Weird choices, though maybe they’re an indication that Scott took less of an issue with the universe of Alien than the Alien itself. 

Which isn’t what I’d call a good sign, especially since he’s apparently leading with them.  

Passengers – Official Trailer

Screenshot 2016-09-20 16.39.34.pngVisually, Morten Tyldum’s Passengers holds a huge debt to Pixar’s Wall-E, Danny Boyle’s Sunshine and Apple’s design esthetic.

In other words, it’s attractive, but doesn’t appear to strike any new ground.

The same thing can be said of the story, which revolves around two people who accidentally emerge from suspended animation 90 years too (or was it?), and eventually fall in love.

As I said, it’s nothing new.

Though it’s welcome that Jon Spaiths wrote the screenplay (Prometheus–before Damon Lindelhof came in and purged it of direct connections to the Alien movies and Marvel Studios’ upcoming Doctor Strange) so there’s perhaps the hope of a mystery (which is at least hinted at) to balance Lawrence and Pratt looking all starry eyed at each other for over an hour.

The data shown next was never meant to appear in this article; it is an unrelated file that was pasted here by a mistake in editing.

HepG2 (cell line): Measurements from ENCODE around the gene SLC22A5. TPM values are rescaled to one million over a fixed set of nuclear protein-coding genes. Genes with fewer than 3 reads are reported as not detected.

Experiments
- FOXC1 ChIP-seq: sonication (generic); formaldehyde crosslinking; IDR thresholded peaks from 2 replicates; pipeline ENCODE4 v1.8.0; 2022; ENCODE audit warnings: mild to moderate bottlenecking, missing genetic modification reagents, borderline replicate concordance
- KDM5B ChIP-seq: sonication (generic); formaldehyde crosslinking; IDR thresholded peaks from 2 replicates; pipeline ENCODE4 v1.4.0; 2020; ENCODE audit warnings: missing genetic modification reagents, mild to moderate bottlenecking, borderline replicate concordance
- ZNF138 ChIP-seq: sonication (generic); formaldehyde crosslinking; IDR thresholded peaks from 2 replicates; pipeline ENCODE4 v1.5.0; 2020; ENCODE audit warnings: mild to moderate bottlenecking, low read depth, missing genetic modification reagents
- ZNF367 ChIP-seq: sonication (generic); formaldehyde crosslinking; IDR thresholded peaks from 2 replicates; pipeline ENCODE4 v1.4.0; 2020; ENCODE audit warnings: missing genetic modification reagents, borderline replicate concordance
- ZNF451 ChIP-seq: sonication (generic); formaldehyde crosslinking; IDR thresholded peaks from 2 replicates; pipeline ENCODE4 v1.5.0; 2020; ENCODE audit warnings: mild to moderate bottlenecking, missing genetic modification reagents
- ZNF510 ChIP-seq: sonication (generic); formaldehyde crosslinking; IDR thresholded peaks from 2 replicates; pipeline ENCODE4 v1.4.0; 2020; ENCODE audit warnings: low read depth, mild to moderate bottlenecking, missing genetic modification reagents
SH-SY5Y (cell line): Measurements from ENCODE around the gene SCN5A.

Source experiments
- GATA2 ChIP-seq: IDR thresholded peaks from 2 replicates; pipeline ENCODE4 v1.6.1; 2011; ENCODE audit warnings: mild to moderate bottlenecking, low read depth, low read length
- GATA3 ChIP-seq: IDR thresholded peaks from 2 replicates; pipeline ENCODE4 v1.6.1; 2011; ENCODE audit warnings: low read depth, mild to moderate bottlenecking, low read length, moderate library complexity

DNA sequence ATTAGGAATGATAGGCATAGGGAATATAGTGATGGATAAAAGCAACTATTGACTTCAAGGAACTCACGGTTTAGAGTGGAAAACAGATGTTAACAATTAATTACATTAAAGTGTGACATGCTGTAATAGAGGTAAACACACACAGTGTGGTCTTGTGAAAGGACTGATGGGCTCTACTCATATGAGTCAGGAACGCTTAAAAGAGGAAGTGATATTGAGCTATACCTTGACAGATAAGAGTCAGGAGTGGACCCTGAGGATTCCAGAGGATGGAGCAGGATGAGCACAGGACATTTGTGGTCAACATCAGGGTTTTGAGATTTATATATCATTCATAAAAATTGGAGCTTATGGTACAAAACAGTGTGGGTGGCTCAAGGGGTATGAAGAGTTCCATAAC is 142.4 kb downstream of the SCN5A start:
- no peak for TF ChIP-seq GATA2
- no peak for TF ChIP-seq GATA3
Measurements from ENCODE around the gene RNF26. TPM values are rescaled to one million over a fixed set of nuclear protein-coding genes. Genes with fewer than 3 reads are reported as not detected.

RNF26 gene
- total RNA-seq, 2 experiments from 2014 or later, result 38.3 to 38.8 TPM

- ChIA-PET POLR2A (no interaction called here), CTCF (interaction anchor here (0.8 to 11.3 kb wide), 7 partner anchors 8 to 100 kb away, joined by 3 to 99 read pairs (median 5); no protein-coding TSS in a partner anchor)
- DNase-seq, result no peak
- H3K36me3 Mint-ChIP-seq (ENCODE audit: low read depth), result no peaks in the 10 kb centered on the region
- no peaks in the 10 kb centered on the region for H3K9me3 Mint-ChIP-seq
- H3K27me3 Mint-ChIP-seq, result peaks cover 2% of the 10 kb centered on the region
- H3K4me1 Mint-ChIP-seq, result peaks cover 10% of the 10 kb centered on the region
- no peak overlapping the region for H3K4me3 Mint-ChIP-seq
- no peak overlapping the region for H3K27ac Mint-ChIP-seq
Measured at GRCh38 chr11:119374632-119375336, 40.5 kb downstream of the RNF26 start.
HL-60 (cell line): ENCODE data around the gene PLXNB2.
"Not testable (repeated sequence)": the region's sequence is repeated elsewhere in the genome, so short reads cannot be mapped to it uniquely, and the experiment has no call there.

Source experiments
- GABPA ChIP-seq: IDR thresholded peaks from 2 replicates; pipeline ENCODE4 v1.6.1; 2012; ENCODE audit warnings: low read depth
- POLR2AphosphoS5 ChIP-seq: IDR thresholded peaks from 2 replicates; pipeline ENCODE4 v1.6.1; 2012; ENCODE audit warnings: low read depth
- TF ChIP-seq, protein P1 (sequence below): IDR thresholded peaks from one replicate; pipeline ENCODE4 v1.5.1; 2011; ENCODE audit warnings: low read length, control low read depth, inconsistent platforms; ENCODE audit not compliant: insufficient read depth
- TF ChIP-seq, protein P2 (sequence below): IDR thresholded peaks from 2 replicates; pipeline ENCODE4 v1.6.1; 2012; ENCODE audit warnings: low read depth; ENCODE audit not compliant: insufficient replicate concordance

What Is Going On With Ridley Scott And Prometheus?

Color me confused, but what’s going on with Ridley Scott and Prometheus?  As far as I could tell, he did all he could to distance the movie from Alienthe original screenplay by Jon Spaihts was called Alien: Engineers (click on the link to read) was firmly entrenched in the Alien universe, while the re-write by Damon Lindelhof was significantly less so in that it involved the personalities and architecture of Alien without actual Aliens (the photo-Alien at the end not withstanding).

So imagine my surprise when I saw this (courtesy of Comicbookmovie.com):

Alien: Paradise Lost.

From seeming not interesting in playing in the Alien sandbox, to diving in up to his neck, I am not sure if this is a good thing for the franchise.  Visually, Scott is a very talented director–with perhaps one of the most distinctive visual styles today–but this odd indecisiveness (I know of nothing else to call it) is a bit disturbing.